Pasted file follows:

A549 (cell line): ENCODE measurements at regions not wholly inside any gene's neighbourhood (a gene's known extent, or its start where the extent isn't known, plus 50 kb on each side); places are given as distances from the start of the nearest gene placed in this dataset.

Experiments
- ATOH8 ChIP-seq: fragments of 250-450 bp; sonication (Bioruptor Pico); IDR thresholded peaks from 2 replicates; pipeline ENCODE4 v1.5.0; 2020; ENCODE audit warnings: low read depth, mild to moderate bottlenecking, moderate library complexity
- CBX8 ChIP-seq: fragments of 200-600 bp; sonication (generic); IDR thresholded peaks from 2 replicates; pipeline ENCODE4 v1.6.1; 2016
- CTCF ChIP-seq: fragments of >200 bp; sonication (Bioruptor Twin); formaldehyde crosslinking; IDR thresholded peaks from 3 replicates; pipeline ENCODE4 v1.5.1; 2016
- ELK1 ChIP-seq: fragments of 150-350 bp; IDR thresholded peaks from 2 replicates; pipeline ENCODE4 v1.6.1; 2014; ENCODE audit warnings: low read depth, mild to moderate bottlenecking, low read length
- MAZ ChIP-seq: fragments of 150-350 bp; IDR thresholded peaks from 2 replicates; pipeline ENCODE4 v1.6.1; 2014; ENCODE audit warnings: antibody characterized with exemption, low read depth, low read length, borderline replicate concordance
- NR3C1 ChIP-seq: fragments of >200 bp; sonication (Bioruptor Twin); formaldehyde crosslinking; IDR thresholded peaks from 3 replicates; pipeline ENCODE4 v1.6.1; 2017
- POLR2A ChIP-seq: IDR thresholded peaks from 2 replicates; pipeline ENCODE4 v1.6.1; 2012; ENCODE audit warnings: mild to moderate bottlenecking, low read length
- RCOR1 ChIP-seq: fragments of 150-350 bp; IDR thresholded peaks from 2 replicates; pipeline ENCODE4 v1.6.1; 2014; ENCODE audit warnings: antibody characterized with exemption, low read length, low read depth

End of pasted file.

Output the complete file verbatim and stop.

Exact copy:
A549 (cell line): ENCODE measurements at regions not wholly inside any gene's neighbourhood (a gene's known extent, or its start where the extent isn't known, plus 50 kb on each side); places are given as distances from the start of the nearest gene placed in this dataset.

Experiments
- ATOH8 ChIP-seq: fragments of 250-450 bp; sonication (Bioruptor Pico); IDR thresholded peaks from 2 replicates; pipeline ENCODE4 v1.5.0; 2020; ENCODE audit warnings: low read depth, mild to moderate bottlenecking, moderate library complexity
- CBX8 ChIP-seq: fragments of 200-600 bp; sonication (generic); IDR thresholded peaks from 2 replicates; pipeline ENCODE4 v1.6.1; 2016
- CTCF ChIP-seq: fragments of >200 bp; sonication (Bioruptor Twin); formaldehyde crosslinking; IDR thresholded peaks from 3 replicates; pipeline ENCODE4 v1.5.1; 2016
- ELK1 ChIP-seq: fragments of 150-350 bp; IDR thresholded peaks from 2 replicates; pipeline ENCODE4 v1.6.1; 2014; ENCODE audit warnings: low read depth, mild to moderate bottlenecking, low read length
- MAZ ChIP-seq: fragments of 150-350 bp; IDR thresholded peaks from 2 replicates; pipeline ENCODE4 v1.6.1; 2014; ENCODE audit warnings: antibody characterized with exemption, low read depth, low read length, borderline replicate concordance
- NR3C1 ChIP-seq: fragments of >200 bp; sonication (Bioruptor Twin); formaldehyde crosslinking; IDR thresholded peaks from 3 replicates; pipeline ENCODE4 v1.6.1; 2017
- POLR2A ChIP-seq: IDR thresholded peaks from 2 replicates; pipeline ENCODE4 v1.6.1; 2012; ENCODE audit warnings: mild to moderate bottlenecking, low read length
- RCOR1 ChIP-seq: fragments of 150-350 bp; IDR thresholded peaks from 2 replicates; pipeline ENCODE4 v1.6.1; 2014; ENCODE audit warnings: antibody characterized with exemption, low read length, low read depth